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Programs for Churches 


Why tell stories in church? 

The Christian tradition is rich with stories and storytellers. No doubt the Old Testament stories were known through the oral tradition of the storytellers and were passed along from generation to generation long before they were written down. Jesus used stories to teach His gospel to the crowds that followed Him. The Gospel accounts of Jesus’ miracles and his resurrection were shared by word of mouth before they were recorded in the form we read in our worship each week.  Just as the disciples eventually recorded the gospels so that they would not be lost, we retell parts of our story –the story of our relationship with a loving God– each week in our liturgies. We retell these stories that we might never forget them.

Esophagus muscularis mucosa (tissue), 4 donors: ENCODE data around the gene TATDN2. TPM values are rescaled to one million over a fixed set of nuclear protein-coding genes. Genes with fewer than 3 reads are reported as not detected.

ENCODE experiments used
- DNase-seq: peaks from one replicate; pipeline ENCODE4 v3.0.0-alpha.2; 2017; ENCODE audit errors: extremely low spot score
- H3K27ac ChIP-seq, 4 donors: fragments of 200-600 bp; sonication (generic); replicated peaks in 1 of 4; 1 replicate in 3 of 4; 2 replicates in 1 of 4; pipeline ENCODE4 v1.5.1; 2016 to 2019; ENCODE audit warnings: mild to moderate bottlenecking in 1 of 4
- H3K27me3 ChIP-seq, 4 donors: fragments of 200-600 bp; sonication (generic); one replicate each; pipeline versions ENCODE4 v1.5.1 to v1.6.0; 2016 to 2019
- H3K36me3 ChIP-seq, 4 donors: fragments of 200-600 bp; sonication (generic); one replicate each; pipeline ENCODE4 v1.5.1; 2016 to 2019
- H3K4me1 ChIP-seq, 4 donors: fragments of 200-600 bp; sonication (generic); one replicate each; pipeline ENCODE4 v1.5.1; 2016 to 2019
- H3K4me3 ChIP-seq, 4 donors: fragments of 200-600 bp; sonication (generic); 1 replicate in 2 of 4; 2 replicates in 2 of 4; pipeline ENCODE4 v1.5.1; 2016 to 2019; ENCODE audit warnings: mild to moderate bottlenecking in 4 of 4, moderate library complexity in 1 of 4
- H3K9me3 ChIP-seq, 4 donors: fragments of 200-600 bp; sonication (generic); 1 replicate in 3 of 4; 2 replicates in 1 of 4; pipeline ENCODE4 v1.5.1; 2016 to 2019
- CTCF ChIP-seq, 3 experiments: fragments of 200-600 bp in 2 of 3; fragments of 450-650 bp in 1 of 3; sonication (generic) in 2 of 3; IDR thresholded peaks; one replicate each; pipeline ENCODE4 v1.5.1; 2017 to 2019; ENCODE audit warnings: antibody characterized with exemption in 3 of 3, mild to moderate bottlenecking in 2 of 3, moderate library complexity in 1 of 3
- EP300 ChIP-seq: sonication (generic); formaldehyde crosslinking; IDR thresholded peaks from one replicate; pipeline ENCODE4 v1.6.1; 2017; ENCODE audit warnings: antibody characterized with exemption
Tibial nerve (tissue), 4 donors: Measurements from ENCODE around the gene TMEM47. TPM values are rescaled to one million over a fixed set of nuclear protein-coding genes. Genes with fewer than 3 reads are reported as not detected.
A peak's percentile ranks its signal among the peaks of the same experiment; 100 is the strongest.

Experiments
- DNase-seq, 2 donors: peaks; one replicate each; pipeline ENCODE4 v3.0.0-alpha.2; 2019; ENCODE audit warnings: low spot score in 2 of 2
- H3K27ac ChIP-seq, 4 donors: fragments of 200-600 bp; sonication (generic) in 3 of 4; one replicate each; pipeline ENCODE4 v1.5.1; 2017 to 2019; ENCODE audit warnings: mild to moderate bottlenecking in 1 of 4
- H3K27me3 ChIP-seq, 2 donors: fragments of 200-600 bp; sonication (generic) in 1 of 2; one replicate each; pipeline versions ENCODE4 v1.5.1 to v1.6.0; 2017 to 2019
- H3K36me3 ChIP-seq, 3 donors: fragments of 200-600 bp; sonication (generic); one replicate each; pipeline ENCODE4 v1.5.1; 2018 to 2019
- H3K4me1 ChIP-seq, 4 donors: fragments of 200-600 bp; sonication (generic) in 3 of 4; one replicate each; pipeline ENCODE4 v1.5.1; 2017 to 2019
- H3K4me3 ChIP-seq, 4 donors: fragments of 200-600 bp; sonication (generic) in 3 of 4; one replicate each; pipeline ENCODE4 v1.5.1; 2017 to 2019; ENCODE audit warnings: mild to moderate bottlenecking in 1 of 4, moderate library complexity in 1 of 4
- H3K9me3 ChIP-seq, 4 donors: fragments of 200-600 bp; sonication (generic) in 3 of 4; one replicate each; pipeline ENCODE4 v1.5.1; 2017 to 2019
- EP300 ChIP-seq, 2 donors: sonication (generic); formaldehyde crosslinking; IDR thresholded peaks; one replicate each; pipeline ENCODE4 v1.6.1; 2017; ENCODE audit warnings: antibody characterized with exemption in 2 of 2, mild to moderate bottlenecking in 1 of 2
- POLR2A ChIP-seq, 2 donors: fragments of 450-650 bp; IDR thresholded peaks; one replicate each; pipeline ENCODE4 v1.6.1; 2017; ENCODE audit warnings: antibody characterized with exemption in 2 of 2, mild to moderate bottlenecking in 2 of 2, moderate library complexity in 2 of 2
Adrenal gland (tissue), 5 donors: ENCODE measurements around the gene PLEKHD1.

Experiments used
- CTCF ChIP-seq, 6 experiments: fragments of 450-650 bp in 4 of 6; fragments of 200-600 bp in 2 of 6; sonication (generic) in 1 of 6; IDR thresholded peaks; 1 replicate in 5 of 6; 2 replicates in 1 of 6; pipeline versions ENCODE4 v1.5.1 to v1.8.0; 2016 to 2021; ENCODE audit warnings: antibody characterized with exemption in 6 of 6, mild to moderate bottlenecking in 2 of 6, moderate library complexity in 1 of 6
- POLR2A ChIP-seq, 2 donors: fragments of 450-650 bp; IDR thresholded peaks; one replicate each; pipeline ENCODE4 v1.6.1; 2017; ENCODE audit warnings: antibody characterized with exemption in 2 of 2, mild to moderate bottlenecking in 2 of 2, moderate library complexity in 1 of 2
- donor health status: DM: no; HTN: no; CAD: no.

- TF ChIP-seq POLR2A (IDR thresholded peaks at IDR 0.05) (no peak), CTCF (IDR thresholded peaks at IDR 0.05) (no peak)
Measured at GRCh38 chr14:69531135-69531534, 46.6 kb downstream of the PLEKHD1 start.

Storytelling creates an intimate relationship between the teller and the listener. Stories engage us on many levels and can help us to grasp truths about ourselves, our relationship to God and to one another. Jesus didn't write position papers or treatises, he told stories so that his followers would understand, through seeing themselves in the story, the Good News that he brought to all people. 

One of our great needs, as Christians today, is to see ourselves in the stories we share in worship, to see the Bible as our story. Stories help us to understand the Gospel message not only with our minds but also with our hearts.    

Where does storytelling fit in our worship? 

  • Storytelling can be part of the liturgy of the Word  
  • Storytelling can be part of our response to God's word  
  • Storytelling can become the homily  
  • Storytelling can be especially effective as a part of "all-age" worship  
  • Storytelling can be a part of the church school program           

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